And the University Administration took notice…
In 1990 and the years following, various Commissions, Offices, and Programs were established to educate the OSU community in order to combat racism:
1990 President’s Commission on Racism established
1991 OSU Observes MLK, Jr. Day Birthday as an academic holiday for the first time
Office of Multicultural Affairs established
Indian Education Office established
1992 Difference, Power, and Discrimination Program established
1994 President’s Commission on Hate Related Activities established
1995 Ethnic Studies Department established
Although the University made significant strides towards the effort of educating the OSU community to be more culturally sensitive and inclusive, in February of 1996, two students committed a hate crime against a black student: they yelled racial slurs and attempted to urinate and spit on him. The victim reported the crime and the two students were suspended, plead guilty to the hate crime, and later served jail time.
During the aftermath of the incident, on March 13th close to 1400 students marched for equal rights, an “All OSU Boycott.” The peaceful protest also included a round table forum for students to talk about their opinions on racism.
What to make of these events? The incidents that sparked them ignited students for a reason – students within the minority felt discriminated against over time and these incidents represented a culmination of frustration and anger. Students then used these events to highlight and voice their concerns regarding the greater social injustices that they faced.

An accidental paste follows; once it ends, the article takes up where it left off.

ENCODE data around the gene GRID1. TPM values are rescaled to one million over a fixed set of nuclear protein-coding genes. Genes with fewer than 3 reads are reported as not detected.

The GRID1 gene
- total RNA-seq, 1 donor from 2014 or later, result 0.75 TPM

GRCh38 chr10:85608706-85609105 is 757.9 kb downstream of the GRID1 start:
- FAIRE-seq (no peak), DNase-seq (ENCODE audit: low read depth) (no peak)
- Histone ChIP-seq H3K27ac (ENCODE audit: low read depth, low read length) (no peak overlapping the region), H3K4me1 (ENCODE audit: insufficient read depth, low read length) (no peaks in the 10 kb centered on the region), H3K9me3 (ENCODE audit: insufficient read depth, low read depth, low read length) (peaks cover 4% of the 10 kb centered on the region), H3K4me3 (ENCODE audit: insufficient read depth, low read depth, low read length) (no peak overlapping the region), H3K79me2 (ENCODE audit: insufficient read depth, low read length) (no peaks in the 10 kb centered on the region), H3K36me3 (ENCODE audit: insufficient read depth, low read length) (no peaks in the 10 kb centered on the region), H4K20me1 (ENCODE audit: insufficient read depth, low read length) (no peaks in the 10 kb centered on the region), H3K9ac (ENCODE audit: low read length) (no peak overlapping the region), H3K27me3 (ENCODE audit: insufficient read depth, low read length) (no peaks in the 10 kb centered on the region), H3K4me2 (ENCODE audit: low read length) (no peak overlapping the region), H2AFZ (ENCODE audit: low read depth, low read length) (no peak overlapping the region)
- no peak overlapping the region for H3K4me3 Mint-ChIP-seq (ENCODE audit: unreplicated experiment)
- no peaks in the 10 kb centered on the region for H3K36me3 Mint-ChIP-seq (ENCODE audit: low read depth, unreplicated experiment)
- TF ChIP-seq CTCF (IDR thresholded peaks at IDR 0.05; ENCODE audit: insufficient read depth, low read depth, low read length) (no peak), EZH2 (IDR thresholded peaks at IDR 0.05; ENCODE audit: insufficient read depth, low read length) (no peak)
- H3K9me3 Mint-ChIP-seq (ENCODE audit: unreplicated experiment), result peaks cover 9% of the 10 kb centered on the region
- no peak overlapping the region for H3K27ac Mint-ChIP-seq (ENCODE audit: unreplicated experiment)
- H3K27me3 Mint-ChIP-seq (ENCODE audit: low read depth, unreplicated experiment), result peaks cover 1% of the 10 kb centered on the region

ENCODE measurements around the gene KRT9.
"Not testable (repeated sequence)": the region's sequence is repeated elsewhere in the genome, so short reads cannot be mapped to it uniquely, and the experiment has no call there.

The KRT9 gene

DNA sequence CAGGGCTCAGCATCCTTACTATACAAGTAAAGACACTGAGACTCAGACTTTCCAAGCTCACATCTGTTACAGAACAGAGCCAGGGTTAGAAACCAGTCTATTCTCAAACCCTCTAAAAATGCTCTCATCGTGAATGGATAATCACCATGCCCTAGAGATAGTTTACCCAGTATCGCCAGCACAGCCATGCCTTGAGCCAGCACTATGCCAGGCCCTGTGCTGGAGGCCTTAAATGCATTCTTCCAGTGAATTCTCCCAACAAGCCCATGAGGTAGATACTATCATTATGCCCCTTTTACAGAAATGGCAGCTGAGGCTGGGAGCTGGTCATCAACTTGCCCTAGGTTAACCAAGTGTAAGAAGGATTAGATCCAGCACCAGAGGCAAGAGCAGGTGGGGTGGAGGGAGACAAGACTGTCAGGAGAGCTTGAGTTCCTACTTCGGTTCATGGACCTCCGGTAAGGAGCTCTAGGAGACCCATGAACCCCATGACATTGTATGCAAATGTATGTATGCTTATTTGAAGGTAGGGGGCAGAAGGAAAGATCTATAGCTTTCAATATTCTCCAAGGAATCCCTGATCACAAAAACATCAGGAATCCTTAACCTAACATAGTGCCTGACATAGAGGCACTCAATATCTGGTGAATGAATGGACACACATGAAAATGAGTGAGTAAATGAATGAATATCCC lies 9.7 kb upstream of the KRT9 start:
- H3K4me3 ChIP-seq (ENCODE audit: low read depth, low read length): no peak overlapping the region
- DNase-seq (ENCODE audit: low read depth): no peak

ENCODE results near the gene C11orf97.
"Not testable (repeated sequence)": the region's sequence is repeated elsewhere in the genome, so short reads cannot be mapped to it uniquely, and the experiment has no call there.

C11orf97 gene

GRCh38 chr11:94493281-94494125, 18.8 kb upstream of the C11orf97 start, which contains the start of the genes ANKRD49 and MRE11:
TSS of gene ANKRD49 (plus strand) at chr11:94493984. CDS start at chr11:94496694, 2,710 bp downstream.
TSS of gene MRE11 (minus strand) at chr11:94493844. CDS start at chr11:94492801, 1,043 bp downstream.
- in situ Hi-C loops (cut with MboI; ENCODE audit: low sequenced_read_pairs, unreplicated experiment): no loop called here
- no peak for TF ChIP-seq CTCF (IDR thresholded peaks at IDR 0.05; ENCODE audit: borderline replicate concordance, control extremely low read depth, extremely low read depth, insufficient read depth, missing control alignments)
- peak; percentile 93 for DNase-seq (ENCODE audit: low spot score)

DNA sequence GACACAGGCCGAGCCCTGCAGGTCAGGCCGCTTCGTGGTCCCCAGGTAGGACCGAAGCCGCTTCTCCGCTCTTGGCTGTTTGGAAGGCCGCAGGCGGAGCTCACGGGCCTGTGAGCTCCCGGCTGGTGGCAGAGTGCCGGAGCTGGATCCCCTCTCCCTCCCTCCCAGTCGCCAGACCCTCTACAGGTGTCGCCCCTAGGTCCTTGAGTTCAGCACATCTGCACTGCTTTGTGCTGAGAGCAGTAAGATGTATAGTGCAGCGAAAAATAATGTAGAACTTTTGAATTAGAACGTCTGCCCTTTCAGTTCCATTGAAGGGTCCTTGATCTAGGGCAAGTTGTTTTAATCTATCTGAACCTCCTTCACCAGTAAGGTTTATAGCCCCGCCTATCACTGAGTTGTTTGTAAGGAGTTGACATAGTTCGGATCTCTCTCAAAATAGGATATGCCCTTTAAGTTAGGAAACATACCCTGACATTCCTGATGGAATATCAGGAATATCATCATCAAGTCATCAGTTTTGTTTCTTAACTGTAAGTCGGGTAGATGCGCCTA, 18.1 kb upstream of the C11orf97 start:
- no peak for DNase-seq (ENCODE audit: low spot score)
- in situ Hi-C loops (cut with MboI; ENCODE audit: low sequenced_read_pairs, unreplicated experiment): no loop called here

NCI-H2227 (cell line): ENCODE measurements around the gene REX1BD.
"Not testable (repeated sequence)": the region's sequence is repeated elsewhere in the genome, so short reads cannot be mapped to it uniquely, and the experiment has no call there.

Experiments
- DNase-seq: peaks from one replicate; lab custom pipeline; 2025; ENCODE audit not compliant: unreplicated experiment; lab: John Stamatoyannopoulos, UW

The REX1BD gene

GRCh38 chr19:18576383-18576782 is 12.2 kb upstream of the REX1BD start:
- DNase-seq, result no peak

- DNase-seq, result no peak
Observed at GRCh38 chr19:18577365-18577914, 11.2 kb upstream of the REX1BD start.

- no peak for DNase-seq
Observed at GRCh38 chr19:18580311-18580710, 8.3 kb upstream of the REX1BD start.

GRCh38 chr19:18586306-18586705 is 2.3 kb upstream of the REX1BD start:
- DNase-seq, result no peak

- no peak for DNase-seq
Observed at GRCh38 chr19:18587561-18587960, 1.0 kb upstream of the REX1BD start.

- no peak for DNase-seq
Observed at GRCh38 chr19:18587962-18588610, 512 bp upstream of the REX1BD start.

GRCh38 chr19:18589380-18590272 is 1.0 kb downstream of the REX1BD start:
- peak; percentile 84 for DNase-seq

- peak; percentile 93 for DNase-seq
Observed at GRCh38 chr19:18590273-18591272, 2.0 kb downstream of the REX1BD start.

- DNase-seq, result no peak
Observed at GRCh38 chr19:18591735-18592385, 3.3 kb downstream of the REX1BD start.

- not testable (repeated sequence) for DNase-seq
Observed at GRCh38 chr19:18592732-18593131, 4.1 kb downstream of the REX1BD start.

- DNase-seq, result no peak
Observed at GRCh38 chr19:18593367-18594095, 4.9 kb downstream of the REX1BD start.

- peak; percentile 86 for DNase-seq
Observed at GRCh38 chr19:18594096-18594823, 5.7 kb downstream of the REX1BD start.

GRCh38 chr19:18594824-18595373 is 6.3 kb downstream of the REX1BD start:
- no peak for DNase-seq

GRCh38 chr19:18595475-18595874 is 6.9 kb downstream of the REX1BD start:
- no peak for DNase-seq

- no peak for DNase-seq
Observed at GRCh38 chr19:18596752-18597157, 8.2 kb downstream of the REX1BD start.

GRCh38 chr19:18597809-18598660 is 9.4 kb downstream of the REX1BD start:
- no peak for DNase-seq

Throughout the EOP lecture several scenarios were discussed among audience members:
- What would you do if a professor told you that your culturally related attire was inappropriate and asked you to change – and, if you did not comply, threatened to drop you from the class?
- What would you were in your car listening to music specific to your cultural heritage and someone on the street yelled at you to turn it down but they didn’t want to listen to that type of music?
- What would you do if someone called you derogatory names?
What would you do? What can you do?
Some audience members responded by saying that they may not do anything since they felt defenseless, some said they would get angry and retaliate in some way, and some said that they would report the incident.
The EOP staff stressed the fact that, as history has shown, you can do something and positive change can occur. There are resources available to students and one of the most important lessons learned is to make your voice heard!
Resources Available to Students:
Office of Equity and Inclusion – policies and procedures for complaints with links to the Affirmative Action and Advancement Office
Diversity Development Office – contact information for the four Cultural Centers
Office of LGBT Outreach and Services
Department of Public Safety and Oregon State Police
And of course, the Educational Opportunities Program